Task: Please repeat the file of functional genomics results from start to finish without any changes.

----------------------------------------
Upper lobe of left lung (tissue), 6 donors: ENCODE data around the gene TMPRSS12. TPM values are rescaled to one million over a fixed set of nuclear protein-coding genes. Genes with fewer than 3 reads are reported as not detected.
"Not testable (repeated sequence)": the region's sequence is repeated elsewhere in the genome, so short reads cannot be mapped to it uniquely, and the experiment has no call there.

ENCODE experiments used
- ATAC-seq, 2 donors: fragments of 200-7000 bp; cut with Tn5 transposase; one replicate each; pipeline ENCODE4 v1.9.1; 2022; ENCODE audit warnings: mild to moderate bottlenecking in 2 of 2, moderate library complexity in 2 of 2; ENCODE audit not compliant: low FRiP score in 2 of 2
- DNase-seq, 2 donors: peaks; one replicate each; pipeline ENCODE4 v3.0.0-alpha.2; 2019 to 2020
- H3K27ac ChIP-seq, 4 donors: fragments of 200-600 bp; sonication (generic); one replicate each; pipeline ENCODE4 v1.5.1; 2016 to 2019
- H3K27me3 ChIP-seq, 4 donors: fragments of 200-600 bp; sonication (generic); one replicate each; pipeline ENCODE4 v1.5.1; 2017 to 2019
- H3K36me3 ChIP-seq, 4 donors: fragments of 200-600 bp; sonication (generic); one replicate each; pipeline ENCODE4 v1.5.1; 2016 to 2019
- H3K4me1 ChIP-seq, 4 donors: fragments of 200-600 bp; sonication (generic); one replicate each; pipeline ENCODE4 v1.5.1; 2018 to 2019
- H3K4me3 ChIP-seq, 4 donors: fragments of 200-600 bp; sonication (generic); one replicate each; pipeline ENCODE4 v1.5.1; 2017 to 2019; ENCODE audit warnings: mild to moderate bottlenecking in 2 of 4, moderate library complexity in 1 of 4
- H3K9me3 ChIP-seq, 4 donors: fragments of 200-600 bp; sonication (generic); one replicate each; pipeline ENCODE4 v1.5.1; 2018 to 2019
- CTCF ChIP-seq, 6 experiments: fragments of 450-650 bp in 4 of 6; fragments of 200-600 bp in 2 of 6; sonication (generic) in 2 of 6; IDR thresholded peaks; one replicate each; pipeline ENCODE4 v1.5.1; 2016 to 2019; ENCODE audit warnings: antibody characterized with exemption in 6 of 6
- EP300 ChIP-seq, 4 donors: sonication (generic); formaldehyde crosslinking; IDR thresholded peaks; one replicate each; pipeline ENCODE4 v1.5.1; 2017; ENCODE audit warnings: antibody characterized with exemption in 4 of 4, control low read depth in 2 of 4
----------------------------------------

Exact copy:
Upper lobe of left lung (tissue), 6 donors: ENCODE data around the gene TMPRSS12. TPM values are rescaled to one million over a fixed set of nuclear protein-coding genes. Genes with fewer than 3 reads are reported as not detected.
"Not testable (repeated sequence)": the region's sequence is repeated elsewhere in the genome, so short reads cannot be mapped to it uniquely, and the experiment has no call there.

ENCODE experiments used
- ATAC-seq, 2 donors: fragments of 200-7000 bp; cut with Tn5 transposase; one replicate each; pipeline ENCODE4 v1.9.1; 2022; ENCODE audit warnings: mild to moderate bottlenecking in 2 of 2, moderate library complexity in 2 of 2; ENCODE audit not compliant: low FRiP score in 2 of 2
- DNase-seq, 2 donors: peaks; one replicate each; pipeline ENCODE4 v3.0.0-alpha.2; 2019 to 2020
- H3K27ac ChIP-seq, 4 donors: fragments of 200-600 bp; sonication (generic); one replicate each; pipeline ENCODE4 v1.5.1; 2016 to 2019
- H3K27me3 ChIP-seq, 4 donors: fragments of 200-600 bp; sonication (generic); one replicate each; pipeline ENCODE4 v1.5.1; 2017 to 2019
- H3K36me3 ChIP-seq, 4 donors: fragments of 200-600 bp; sonication (generic); one replicate each; pipeline ENCODE4 v1.5.1; 2016 to 2019
- H3K4me1 ChIP-seq, 4 donors: fragments of 200-600 bp; sonication (generic); one replicate each; pipeline ENCODE4 v1.5.1; 2018 to 2019
- H3K4me3 ChIP-seq, 4 donors: fragments of 200-600 bp; sonication (generic); one replicate each; pipeline ENCODE4 v1.5.1; 2017 to 2019; ENCODE audit warnings: mild to moderate bottlenecking in 2 of 4, moderate library complexity in 1 of 4
- H3K9me3 ChIP-seq, 4 donors: fragments of 200-600 bp; sonication (generic); one replicate each; pipeline ENCODE4 v1.5.1; 2018 to 2019
- CTCF ChIP-seq, 6 experiments: fragments of 450-650 bp in 4 of 6; fragments of 200-600 bp in 2 of 6; sonication (generic) in 2 of 6; IDR thresholded peaks; one replicate each; pipeline ENCODE4 v1.5.1; 2016 to 2019; ENCODE audit warnings: antibody characterized with exemption in 6 of 6
- EP300 ChIP-seq, 4 donors: sonication (generic); formaldehyde crosslinking; IDR thresholded peaks; one replicate each; pipeline ENCODE4 v1.5.1; 2017; ENCODE audit warnings: antibody characterized with exemption in 4 of 4, control low read depth in 2 of 4